Going Beyond Diagonal Preconditioners for Training Neural Networks At-Scale

Hao-Jun Michael Shi, Meta Platforms
LANS Seminar Graphic featuring the title and date for the event.

Diagonal scaling-based adaptive subgradient methods such as AdaGrad and Adam(W) have dominated neural network training over the past decade due to their simplicity of implementation, linear memory and computational requirements, and robustness to hyperparameter tuning. While theoretically superior full-matrix preconditioned adaptive subgradient methods exist, their quadratic memory and cubic computational costs prevent them from being applied at-scale. However, recent developments in block-diagonal Kronecker factorization-based preconditioned methods (i..e, Shampoo) that capture useful uncentered correlations within each layer have practically demonstrated faster convergence than diagonal scaling methods while remaining tractable in terms of required memory and compute. In this talk, we provide an overview of the Shampoo algorithm and detail our state-of-the-art distributed PyTorch implementation, including: (1) the heuristics required to make the algorithm work in practice; (2) the performance optimizations necessary to make Shampoo competitive in terms of per-iteration wall-clock time against diagonal scaling methods; and (3) the developments necessary to scale Shampoo to train billion or trillion-parameter models. Experiments on ImageNet ResNet50 and the AlgoPerf benchmark demonstrate Shampoo’s potential for training neural networks more efficiently across a broad range of applications.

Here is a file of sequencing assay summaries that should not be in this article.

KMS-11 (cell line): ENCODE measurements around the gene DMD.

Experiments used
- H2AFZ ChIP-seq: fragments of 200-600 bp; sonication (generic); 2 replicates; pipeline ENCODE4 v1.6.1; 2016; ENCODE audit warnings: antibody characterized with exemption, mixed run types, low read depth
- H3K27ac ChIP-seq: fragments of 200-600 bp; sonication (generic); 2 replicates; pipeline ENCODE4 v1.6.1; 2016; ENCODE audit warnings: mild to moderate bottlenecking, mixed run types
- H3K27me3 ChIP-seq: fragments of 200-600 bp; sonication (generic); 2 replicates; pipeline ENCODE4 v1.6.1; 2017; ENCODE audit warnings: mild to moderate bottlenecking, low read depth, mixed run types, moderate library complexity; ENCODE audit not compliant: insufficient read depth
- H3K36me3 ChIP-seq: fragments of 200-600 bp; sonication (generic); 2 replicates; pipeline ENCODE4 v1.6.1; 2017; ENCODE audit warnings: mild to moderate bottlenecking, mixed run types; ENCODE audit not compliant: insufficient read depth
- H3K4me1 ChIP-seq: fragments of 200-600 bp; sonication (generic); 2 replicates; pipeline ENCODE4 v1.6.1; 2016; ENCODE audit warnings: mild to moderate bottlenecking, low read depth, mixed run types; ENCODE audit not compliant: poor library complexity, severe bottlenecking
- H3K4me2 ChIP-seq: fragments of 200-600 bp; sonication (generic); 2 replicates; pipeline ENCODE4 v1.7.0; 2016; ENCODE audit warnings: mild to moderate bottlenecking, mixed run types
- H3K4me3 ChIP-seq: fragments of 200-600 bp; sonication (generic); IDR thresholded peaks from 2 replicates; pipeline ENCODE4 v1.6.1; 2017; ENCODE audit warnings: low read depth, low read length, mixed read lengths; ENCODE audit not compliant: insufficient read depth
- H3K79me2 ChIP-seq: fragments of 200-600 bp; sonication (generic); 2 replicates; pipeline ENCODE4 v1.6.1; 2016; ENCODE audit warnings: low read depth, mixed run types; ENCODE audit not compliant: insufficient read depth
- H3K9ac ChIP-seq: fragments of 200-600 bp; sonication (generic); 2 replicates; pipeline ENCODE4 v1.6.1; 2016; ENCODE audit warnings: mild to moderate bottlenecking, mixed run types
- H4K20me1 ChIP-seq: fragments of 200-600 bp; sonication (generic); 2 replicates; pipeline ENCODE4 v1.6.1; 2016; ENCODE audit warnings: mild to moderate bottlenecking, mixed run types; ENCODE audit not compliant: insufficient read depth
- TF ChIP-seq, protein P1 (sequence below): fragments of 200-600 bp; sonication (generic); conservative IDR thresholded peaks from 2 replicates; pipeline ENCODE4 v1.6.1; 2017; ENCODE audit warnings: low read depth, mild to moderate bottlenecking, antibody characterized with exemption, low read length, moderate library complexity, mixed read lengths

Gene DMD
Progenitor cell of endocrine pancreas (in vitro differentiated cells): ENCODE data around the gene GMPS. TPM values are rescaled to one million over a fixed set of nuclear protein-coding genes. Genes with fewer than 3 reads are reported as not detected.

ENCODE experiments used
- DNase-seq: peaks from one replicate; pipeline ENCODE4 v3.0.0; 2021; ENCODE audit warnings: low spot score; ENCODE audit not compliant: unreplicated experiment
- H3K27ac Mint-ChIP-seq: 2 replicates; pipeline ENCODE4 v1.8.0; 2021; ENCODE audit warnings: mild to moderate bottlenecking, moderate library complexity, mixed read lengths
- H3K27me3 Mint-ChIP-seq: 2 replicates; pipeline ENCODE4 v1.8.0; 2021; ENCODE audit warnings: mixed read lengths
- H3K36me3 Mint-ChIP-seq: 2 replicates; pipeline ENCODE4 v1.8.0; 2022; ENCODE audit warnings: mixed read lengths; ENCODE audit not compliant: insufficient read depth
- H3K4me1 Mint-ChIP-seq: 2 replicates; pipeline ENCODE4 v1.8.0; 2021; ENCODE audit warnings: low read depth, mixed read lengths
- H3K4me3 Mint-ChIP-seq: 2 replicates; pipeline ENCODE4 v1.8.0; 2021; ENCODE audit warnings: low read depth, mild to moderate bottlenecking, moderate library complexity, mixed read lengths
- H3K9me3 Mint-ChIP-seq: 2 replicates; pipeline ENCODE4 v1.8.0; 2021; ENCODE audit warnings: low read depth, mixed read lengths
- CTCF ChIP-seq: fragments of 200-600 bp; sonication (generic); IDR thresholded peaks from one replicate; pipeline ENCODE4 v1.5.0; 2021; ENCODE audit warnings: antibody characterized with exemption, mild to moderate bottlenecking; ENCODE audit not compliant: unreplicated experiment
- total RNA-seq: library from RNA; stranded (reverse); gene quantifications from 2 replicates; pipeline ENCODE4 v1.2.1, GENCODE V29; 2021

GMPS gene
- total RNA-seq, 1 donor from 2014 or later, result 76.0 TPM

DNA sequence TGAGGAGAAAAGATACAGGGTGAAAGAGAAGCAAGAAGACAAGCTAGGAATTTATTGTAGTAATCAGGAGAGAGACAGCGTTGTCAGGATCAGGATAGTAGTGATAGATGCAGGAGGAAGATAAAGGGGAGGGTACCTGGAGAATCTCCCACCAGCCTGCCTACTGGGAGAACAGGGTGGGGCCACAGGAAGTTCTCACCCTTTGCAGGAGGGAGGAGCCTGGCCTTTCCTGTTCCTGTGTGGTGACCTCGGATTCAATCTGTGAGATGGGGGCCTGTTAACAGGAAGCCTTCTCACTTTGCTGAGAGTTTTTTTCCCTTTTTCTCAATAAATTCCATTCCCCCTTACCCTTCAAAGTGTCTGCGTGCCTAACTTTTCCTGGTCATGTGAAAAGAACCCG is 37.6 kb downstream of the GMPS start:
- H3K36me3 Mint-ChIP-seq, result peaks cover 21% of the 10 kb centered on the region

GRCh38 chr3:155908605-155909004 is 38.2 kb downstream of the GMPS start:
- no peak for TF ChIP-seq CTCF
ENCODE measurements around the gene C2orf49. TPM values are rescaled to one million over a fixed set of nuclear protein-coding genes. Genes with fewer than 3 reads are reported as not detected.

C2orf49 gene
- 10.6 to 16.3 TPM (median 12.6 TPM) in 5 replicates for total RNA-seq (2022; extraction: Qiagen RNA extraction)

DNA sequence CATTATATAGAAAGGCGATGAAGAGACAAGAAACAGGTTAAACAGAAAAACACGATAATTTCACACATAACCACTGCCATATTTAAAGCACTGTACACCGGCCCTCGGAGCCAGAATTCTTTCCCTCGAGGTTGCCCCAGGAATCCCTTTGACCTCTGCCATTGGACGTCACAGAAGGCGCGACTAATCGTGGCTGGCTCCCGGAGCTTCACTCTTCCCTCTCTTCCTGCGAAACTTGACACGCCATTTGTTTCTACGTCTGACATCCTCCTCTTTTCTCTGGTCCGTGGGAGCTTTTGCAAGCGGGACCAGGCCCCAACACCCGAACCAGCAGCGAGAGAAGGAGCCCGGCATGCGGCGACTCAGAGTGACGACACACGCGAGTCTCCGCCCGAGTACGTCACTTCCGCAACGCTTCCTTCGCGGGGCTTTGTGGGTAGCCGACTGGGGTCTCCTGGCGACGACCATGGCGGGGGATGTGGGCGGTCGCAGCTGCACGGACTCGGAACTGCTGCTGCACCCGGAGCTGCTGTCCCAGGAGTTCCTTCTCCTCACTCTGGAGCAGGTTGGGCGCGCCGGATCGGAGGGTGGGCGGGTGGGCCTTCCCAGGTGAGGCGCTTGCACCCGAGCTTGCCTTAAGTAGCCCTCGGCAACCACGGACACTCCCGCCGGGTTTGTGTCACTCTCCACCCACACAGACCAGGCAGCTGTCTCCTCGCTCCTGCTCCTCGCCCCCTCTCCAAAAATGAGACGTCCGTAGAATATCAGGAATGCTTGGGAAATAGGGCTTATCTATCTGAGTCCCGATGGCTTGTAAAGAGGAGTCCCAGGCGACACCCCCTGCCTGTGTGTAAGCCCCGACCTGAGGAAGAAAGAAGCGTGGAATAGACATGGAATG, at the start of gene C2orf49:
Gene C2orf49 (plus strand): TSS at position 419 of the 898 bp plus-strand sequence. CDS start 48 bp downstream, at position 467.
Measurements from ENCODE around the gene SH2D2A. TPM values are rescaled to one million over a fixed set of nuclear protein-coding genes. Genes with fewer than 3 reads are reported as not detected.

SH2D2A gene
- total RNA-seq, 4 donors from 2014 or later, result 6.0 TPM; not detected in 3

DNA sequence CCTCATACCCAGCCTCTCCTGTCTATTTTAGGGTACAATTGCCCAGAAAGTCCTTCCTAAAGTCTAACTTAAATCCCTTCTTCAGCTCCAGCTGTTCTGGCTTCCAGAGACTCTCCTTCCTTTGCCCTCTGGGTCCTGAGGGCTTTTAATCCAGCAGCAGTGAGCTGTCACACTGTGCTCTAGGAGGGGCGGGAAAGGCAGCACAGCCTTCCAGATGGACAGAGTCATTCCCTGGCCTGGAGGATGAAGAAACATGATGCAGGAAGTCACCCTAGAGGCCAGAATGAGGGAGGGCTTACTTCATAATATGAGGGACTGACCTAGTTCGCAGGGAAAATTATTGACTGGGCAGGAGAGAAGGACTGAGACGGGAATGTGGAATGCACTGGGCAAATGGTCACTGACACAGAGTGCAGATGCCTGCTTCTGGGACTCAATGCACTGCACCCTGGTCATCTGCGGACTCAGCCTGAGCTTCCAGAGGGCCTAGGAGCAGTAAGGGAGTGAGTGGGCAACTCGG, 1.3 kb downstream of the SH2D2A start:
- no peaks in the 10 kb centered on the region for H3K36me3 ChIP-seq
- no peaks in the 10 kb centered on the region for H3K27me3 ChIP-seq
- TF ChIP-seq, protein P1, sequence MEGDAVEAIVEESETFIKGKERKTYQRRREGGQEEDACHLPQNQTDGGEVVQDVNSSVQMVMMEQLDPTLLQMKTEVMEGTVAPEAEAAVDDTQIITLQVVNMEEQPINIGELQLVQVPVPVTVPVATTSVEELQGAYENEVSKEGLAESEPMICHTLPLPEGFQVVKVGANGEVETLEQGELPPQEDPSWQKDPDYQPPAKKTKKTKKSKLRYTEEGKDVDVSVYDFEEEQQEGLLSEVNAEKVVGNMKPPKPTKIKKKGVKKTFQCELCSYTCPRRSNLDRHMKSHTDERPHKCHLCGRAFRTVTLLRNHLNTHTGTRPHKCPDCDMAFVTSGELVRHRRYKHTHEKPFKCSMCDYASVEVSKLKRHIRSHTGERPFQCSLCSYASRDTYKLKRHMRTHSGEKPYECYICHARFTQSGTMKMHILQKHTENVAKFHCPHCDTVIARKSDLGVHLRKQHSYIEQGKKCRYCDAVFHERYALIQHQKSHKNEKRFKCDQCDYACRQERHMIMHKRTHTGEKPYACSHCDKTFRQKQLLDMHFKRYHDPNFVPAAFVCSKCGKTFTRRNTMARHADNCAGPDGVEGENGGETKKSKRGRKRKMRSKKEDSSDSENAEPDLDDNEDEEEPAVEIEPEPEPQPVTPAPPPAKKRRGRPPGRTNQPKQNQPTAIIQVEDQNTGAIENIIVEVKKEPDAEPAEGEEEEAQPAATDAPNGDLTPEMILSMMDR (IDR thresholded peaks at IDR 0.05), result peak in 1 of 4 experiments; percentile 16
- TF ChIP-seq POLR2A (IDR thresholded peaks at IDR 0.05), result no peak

Bio: Hao-Jun Michael Shi is a Research Scientist in the AI and Systems Co-Design team at Meta Platforms. He obtained his B.S. degree in Applied Mathematics from the University of California, Los Angeles, and his Ph.D. from Northwestern University in Industrial Engineering and Management Sciences. He received the Walter P. Murphy Fellowship and the NSF Graduate Research Fellowship Honorable Mention in 2016 and 2017, and was a top ICML reviewer in 2019. His current research interests are in the design and implementation of scalable and distributed training algorithms and systems for deep learning. He has previously contributed to the areas of stochastic optimization, noisy optimization, and derivative-free optimization as well as recommender systems and embedding compression. 

See all upcoming talks at https://www.anl.gov/mcs/lans-seminars